Wednesday, January 21, 2015


A writes: 
Hi Philip! Thank you for offering to answer our questions! Anyway, my question is about how to introduce my son to new people. He is six years old by the way. He does not speak or use a letter board yet.

For instance, some new people moved into the house next door to us, and when I saw them in the yard the other day I introduced myself. My son came over and the neighbors said "hi" to him, but of course he didn't give them a verbal response. I said to the neighbors, "This is B." Then said to B, "B, these are our new neighbors!" He kind of started running away or something, so I said to the neighbors, B is autistic and does not speak, but he understands you and is very friendly." Do you think this was the right thing to say?

Sometimes children will say "hi" to B at the park, but he cannot say hi back, or use his body to wave or anything like that. I'm not sure if I should say something to the other child to help them understand my son is not being rude or that he doesn't want to play. Or maybe if I said something it would embarrass B, and I should just let the kids work it out on their own.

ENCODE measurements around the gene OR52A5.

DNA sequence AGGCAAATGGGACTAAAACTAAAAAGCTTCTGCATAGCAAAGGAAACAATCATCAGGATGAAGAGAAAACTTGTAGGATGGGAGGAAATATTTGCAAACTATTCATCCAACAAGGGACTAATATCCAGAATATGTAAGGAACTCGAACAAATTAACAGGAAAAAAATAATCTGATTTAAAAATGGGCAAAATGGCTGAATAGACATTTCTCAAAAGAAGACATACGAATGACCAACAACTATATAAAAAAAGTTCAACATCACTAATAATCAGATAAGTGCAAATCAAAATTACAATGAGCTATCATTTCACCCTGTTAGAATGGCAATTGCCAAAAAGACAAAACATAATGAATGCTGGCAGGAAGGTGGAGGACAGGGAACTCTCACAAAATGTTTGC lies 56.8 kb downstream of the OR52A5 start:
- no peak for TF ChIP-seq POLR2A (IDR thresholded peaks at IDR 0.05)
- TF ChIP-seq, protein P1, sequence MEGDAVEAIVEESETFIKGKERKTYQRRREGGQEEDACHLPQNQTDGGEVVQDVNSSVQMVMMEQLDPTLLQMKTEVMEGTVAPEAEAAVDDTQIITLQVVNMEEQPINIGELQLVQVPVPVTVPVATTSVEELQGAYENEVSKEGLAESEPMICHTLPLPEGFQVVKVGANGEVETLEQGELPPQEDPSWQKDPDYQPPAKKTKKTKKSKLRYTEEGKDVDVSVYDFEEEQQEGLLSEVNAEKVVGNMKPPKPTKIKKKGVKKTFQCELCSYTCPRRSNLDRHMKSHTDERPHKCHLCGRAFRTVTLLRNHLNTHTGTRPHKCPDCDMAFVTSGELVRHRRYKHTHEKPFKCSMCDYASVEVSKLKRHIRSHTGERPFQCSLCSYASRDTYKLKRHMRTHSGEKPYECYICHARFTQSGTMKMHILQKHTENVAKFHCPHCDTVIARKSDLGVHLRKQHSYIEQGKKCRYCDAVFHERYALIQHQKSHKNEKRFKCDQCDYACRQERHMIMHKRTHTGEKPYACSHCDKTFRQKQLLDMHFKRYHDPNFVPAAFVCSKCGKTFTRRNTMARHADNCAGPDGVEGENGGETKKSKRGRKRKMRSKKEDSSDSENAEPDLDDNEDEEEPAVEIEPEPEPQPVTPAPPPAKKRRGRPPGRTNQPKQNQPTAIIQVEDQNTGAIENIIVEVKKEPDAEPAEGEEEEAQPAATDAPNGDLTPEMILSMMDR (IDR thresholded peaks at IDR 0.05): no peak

Is there a certain way that you want your family to introduce you, or are there certain things you do not want them to say to others about you? I want to help my son be social, but I don't want to embarrass him or share personal information without his permission.

Sorry if this question is confusing. It's hard for me to put things into words sometimes. Thank you and your mom so much for your time, and I understand if you don't get a chance to respond. Have a great day!

Hi A, I have a hard time meeting new people. I mean to make fears of new people less. I feel misunderstood by people who don't know me. I feel helpless to introduce myself. I need my mom to help. You can help your son by introducing him and explaining why he doesn't play or talk. I think people are more understanding when they know I am autistic. Opportunities to learn about autism at great length are reading books describing autism by autistic authors like Ido Kedar and Naoki Higashida. I think you can tell them your son understands everything. He wants to be able to cease pacing and be able to talk and play. Autism is a different way to experience the world. I listen well, hearing each word. But my body doesn't accept my mind's awesome instructions well. Kids accepting me as their friend can make life more joyous.
From, Philip

Lisa's note:  We have found it useful to have Philip write a letter to his classmates at the very beginning of each school year.  We have also shared his letter with kids at church and other activities.  Prior to Philip being able to write his own letter we shared a letter by Ido Kedar called "Imagine Having Autism." (click highlighted letters to read them) Helping educate people about Philip and autism has allowed him to feel more comfortable with others and enjoy the blessings of friendship and relationships.

Philip taking part in Pinewood Derby last year.

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